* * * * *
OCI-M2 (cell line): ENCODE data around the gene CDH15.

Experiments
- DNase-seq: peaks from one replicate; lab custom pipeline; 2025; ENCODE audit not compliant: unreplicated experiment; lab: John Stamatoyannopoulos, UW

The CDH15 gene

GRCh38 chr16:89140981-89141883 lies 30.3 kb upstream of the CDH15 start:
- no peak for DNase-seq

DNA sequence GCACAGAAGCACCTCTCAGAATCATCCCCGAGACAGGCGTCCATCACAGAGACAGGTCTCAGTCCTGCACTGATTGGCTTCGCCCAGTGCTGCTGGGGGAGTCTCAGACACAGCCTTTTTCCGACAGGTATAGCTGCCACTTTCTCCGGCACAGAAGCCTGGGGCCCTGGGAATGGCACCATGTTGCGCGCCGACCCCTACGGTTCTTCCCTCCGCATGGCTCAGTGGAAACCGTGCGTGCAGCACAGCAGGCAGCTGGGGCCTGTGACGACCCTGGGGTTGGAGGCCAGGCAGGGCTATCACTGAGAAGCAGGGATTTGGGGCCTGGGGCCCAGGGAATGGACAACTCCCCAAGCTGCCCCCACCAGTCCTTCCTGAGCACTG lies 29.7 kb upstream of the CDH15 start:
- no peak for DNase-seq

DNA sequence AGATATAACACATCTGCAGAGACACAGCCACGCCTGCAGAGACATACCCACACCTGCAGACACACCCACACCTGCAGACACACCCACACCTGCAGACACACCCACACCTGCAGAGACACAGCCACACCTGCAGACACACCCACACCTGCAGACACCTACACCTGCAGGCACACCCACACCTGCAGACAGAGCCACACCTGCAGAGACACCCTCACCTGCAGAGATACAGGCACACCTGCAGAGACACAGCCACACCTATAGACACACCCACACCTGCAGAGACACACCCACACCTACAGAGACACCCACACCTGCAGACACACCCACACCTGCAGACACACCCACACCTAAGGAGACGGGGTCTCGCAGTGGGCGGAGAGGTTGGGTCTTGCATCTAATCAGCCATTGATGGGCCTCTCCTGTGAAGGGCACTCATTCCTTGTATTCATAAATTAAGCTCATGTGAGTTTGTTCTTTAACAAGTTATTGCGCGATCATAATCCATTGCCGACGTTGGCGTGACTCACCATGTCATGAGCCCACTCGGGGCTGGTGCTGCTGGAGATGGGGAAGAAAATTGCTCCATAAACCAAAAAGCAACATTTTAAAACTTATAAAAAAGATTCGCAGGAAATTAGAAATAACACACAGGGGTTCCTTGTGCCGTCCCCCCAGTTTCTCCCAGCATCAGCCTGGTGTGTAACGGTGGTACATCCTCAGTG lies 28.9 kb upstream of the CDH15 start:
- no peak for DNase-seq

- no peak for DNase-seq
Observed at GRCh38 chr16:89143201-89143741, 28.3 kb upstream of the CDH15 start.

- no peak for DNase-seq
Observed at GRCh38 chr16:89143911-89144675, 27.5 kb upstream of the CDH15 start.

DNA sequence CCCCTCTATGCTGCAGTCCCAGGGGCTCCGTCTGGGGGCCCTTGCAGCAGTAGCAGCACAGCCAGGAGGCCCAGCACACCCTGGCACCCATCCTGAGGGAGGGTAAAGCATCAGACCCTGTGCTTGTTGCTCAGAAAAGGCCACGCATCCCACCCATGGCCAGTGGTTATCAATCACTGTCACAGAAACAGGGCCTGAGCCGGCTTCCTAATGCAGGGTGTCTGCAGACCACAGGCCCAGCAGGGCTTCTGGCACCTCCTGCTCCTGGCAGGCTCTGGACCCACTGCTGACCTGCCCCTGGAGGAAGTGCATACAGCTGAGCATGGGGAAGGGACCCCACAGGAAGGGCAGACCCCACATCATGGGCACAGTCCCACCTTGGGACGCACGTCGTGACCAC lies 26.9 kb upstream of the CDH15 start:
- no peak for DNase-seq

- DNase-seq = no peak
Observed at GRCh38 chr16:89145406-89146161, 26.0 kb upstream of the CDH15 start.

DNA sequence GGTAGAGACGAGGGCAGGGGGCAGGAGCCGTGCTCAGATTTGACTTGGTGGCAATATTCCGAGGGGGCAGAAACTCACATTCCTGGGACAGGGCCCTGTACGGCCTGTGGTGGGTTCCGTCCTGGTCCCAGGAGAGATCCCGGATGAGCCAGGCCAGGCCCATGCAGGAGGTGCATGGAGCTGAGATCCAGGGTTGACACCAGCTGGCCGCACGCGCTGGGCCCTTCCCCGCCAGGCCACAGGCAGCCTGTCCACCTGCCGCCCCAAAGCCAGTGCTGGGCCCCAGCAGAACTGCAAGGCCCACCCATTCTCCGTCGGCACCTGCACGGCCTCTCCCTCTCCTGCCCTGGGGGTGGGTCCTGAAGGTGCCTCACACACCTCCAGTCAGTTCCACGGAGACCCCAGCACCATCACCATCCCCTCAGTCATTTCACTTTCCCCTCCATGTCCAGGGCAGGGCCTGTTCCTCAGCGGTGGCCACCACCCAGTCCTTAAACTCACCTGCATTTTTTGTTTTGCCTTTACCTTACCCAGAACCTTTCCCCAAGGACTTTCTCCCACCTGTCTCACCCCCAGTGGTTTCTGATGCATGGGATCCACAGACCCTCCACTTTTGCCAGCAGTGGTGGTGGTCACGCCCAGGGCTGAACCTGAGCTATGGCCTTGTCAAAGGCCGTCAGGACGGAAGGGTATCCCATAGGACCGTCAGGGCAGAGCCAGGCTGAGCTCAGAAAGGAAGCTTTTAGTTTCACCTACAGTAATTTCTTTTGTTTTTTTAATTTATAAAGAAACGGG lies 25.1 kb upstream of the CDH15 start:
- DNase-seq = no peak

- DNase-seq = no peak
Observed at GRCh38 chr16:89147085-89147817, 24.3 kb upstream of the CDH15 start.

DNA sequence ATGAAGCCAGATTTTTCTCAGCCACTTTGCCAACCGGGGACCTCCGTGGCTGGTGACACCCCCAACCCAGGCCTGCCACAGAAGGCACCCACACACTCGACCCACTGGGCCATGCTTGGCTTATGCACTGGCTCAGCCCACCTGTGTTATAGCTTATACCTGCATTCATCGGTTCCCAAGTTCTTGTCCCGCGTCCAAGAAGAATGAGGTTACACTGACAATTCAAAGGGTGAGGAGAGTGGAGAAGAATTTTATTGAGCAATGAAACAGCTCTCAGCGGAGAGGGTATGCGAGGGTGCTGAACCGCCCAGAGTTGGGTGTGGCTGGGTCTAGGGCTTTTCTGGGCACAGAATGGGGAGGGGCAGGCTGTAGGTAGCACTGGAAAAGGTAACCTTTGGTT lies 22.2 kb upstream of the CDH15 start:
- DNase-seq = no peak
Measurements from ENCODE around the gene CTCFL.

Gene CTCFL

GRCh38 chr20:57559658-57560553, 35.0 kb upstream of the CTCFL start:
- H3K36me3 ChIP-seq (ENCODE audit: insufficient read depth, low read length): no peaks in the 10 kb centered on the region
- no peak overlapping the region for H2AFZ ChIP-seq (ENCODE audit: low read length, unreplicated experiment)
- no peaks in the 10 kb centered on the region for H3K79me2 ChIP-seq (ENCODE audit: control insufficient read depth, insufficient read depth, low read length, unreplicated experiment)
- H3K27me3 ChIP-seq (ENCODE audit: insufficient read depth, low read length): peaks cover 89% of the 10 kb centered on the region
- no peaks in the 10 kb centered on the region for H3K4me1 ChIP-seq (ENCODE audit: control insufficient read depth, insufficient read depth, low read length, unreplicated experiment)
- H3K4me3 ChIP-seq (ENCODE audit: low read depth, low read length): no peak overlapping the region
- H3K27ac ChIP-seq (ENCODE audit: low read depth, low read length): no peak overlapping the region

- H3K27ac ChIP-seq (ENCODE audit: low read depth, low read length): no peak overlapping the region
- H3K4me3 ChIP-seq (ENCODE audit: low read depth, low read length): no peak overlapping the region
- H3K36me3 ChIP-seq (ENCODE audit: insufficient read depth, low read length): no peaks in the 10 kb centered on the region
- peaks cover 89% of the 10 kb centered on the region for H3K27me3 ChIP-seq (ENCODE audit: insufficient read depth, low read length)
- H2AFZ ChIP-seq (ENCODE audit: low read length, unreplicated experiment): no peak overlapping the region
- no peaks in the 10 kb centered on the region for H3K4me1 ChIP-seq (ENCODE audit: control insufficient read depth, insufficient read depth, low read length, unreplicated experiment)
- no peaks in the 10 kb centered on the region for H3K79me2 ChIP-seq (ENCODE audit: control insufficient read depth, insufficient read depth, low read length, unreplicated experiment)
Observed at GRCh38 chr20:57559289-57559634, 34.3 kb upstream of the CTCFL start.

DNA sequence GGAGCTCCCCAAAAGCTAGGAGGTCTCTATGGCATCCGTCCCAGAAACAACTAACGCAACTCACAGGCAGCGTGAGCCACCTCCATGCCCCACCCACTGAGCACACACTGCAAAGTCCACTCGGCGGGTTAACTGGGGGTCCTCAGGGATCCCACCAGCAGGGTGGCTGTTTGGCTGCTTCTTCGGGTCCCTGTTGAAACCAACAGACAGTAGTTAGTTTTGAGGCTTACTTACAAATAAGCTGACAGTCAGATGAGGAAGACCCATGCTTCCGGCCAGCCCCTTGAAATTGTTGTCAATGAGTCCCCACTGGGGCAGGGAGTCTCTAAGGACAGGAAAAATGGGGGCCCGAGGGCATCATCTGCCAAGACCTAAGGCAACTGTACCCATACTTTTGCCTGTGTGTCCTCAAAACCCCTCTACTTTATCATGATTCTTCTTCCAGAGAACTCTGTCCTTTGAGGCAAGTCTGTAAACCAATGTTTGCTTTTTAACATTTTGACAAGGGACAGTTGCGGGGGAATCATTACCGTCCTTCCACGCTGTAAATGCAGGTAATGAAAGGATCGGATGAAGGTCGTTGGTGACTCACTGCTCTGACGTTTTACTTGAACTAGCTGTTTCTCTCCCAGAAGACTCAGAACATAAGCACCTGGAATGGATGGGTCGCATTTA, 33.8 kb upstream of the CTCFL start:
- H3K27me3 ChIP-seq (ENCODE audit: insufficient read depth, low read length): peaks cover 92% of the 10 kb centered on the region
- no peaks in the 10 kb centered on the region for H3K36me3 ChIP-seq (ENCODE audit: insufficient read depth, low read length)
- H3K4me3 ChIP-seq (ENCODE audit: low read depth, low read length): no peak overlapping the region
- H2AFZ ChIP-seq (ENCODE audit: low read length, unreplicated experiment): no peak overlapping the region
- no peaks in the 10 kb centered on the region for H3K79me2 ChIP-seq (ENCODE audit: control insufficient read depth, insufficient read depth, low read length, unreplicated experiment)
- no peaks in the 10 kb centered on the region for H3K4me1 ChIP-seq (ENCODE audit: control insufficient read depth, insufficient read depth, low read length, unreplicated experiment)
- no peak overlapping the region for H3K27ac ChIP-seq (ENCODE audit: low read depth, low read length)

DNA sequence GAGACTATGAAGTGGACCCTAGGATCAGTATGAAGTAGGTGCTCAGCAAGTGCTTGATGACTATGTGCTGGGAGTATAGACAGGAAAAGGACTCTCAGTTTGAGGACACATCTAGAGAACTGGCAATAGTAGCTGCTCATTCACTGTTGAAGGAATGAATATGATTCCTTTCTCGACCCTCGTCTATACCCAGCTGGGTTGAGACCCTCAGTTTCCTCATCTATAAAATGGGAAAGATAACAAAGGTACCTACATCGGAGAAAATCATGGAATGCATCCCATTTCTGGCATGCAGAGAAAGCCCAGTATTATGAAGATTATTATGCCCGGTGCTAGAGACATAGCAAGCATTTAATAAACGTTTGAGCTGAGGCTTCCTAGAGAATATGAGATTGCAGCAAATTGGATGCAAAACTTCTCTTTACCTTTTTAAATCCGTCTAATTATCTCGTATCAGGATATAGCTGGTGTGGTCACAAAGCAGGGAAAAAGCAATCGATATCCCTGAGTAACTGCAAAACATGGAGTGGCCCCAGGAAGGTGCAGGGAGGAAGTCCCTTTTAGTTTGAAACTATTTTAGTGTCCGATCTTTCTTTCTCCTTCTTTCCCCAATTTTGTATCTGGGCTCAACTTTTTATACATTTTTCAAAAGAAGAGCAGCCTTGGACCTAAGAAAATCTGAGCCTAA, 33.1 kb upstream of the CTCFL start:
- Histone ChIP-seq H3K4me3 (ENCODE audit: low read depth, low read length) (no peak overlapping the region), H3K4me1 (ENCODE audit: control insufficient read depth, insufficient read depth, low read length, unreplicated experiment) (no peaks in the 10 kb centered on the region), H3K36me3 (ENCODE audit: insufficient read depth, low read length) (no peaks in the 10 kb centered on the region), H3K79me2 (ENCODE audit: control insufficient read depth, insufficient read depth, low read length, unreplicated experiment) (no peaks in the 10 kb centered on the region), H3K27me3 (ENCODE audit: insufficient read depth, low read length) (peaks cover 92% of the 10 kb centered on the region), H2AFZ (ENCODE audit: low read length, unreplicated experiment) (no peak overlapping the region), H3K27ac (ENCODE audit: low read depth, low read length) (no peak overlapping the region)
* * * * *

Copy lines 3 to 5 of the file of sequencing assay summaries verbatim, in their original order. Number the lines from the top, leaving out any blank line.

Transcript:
- DNase-seq: peaks from one replicate; lab custom pipeline; 2025; ENCODE audit not compliant: unreplicated experiment; lab: John Stamatoyannopoulos, UW

The CDH15 gene

GRCh38 chr16:89140981-89141883 lies 30.3 kb upstream of the CDH15 start: